There's something about me and movies. I just can't make it to the movie hall in time. And most of the time, I don't regret it! At least, I am spared of the moral science lesson that precedes every movie in India. The moral science lesson that non-smokers love to ignore and smokers don't even acknowledge - the government's anti-tobacco ads.
Originally made to drill sense into people, these ads disgust every last one of us with their sickening visuals and one dimensional writing before the start of every movie.
But that shouldn't be a problem, right?I mean, what better than:
And death... to convince people to give up tobacco consumption!
It indeed is a great and thoughtful gesture! Except it's not the '80s anymore. If loss of life was a deterrent, there wouldn't be one million tobacco induced deaths in India annually.
Or if cancer was scary enough, 52.3% Indians wouldn't be exposed to second hand smoke at home.
With that out of the way, let's also take a moment to acknowledge that these government anti-tobacco ads lack imagination just like Donald Trump's words lack sense.
From cigarette packs to tobacco products, there are enough (read horrendous) warnings to scare people off. So why is it that the rate of tobacco consumption is only increasing? Are people not scared for their lives?
Are they not affected by what happened to Mukesh? Or how much tar their lungs have soaked in? Or how their families are repelled by their incessant coughing? Or are they not watching these ads at all!?
The answer is, nobody gives a fuck about these ads. And that, Mr Arun Jaitley, is god's honest truth.
According to a research by ICICI Lombard, an insurance firm:
On-screen warnings have royally failed to change the smokers’ behavior. 72 percent of smokers surveyed said pictures or plain packaging would have no effect on their smoking habit, and just 24 percent said they would be compelled to quit by an increase in “sin taxes.”
Now there are two ways to deal with it: One, you demonize tobacco products even more and hope and pray that the audience starts to care. Or, you invest in smart messaging.
And the thumb rule of smart messaging is: don't shove it down people's throats. Movie halls are the last place people would care about government ads and it shouldn't take a non-smoker writer to break it to you. Agreed, these are people who have paid a bomb to lock themselves up in a dark room for three hours, and yet, it doesn't justify suffocating them even more with the predictable and mundane writing of your ads.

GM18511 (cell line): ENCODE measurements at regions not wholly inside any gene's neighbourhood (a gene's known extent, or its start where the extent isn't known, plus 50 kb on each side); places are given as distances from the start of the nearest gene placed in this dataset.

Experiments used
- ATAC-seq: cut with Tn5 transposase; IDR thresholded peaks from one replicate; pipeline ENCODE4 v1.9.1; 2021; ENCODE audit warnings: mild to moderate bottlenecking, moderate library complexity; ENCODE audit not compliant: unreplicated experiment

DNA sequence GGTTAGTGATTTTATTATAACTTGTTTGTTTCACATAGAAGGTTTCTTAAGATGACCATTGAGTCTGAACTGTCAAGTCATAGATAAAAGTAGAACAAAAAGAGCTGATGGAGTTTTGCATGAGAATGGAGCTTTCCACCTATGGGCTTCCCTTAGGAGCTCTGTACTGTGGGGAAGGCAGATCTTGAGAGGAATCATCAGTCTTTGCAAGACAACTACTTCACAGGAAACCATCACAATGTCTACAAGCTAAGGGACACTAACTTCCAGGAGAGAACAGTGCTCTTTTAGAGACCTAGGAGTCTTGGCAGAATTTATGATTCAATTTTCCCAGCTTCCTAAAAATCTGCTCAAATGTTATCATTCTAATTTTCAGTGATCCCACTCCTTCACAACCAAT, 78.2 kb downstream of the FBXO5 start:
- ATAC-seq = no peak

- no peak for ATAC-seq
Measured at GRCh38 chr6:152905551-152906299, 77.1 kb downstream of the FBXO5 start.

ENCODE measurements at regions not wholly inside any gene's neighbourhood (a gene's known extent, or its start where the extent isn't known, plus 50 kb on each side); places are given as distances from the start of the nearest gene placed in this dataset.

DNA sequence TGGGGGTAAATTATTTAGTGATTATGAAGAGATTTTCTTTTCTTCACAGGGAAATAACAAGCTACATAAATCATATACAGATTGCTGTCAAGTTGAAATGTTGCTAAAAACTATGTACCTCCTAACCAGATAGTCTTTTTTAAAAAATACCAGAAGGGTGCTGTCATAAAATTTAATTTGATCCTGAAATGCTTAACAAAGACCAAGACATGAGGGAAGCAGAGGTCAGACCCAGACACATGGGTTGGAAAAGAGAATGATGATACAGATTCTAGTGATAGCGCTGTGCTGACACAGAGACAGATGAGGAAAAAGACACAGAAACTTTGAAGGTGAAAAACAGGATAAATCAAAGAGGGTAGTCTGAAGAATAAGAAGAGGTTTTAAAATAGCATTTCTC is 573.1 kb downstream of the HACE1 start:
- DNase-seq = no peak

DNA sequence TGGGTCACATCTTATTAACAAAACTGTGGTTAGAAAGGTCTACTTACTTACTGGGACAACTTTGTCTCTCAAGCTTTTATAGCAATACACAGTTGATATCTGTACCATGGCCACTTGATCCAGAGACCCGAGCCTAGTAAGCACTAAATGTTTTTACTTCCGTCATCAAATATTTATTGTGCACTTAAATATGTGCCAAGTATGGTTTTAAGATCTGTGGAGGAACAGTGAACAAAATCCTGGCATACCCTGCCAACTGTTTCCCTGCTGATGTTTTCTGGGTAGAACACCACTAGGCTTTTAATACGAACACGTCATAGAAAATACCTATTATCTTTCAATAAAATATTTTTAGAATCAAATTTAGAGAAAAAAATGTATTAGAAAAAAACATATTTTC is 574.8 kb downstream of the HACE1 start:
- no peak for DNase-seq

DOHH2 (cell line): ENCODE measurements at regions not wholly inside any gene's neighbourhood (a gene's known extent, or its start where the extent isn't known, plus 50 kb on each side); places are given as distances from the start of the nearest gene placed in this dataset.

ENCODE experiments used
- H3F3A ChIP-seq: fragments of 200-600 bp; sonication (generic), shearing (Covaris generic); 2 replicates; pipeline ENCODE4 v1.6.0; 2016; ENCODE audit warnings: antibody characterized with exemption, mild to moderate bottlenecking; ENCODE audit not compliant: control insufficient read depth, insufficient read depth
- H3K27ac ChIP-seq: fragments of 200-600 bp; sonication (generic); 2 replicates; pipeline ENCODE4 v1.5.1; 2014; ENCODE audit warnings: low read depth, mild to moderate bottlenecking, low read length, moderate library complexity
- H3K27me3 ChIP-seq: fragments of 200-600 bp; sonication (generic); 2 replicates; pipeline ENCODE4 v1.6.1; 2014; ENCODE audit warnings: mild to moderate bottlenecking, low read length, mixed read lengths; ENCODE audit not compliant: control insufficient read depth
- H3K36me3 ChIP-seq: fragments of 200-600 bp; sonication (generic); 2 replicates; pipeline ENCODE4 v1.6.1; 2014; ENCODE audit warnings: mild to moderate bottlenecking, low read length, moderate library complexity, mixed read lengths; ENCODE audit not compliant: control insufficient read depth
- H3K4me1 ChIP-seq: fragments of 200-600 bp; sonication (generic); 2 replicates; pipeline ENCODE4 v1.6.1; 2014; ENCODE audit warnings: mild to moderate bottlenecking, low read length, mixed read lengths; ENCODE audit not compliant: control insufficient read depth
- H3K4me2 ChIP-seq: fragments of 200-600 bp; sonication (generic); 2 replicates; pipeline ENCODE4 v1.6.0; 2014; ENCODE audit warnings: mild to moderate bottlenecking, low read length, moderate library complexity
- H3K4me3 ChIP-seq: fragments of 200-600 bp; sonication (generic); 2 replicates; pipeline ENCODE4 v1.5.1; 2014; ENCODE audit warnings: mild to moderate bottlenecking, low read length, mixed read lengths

In all fairness, there should't be anti-tobacco ads playing in the cinema halls at all. But since it's World No-Tobacco Day, we'd save this argument for some other time!
Here're smart alternatives for better and effective anti-tobacco messages which will ensure much higher audience engagement:
While we get the fact that most of these ads are made in order to target the rural strata of the society who have to be singled out in a straightforward manner, the ironic part is that they're not visiting the multiplexes to see these ads!
And to sensitize the urban class, whose lifestyles are way beyond repair, these government ads have to step up their game & hire better writers. Because the current lot of ads are evidently outdated and redundant.
This World No-Tobacco Day is another golden opportunity missed by the I&B ministry to catch everybody's attention on the very day that is dedicated to the cause.
Maybe you have something in store for us, maybe you're planning something big, but whatever it is, it better be worth the movie goer's time because in order to bring about change, you have to be a part of the change.